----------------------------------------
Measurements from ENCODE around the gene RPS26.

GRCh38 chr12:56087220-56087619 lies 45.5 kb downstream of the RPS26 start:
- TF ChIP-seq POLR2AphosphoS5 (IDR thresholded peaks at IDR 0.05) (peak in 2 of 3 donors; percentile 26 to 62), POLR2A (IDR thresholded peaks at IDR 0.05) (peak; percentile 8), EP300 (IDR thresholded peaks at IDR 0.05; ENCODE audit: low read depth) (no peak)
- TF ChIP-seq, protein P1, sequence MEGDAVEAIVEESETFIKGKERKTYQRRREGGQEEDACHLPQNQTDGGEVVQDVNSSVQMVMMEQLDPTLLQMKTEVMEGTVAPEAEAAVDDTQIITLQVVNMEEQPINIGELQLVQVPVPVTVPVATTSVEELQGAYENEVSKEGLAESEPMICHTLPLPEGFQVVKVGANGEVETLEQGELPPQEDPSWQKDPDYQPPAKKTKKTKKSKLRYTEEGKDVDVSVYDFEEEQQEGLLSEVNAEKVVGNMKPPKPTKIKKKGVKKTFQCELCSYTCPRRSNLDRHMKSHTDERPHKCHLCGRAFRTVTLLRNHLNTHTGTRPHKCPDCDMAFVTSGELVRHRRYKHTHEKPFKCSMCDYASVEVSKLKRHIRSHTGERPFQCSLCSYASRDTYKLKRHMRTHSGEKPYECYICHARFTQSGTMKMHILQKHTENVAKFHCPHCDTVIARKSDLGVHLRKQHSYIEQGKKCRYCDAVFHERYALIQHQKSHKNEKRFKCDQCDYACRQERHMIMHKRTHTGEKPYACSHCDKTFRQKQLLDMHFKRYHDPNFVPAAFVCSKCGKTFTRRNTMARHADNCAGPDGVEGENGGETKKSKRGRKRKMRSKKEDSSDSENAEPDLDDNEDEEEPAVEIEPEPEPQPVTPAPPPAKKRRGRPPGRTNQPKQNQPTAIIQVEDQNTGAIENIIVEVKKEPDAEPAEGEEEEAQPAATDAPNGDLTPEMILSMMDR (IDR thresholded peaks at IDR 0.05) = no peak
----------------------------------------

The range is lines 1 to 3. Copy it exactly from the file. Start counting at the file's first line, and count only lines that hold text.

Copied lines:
Measurements from ENCODE around the gene RPS26.

GRCh38 chr12:56087220-56087619 lies 45.5 kb downstream of the RPS26 start:
- TF ChIP-seq POLR2AphosphoS5 (IDR thresholded peaks at IDR 0.05) (peak in 2 of 3 donors; percentile 26 to 62), POLR2A (IDR thresholded peaks at IDR 0.05) (peak; percentile 8), EP300 (IDR thresholded peaks at IDR 0.05; ENCODE audit: low read depth) (no peak)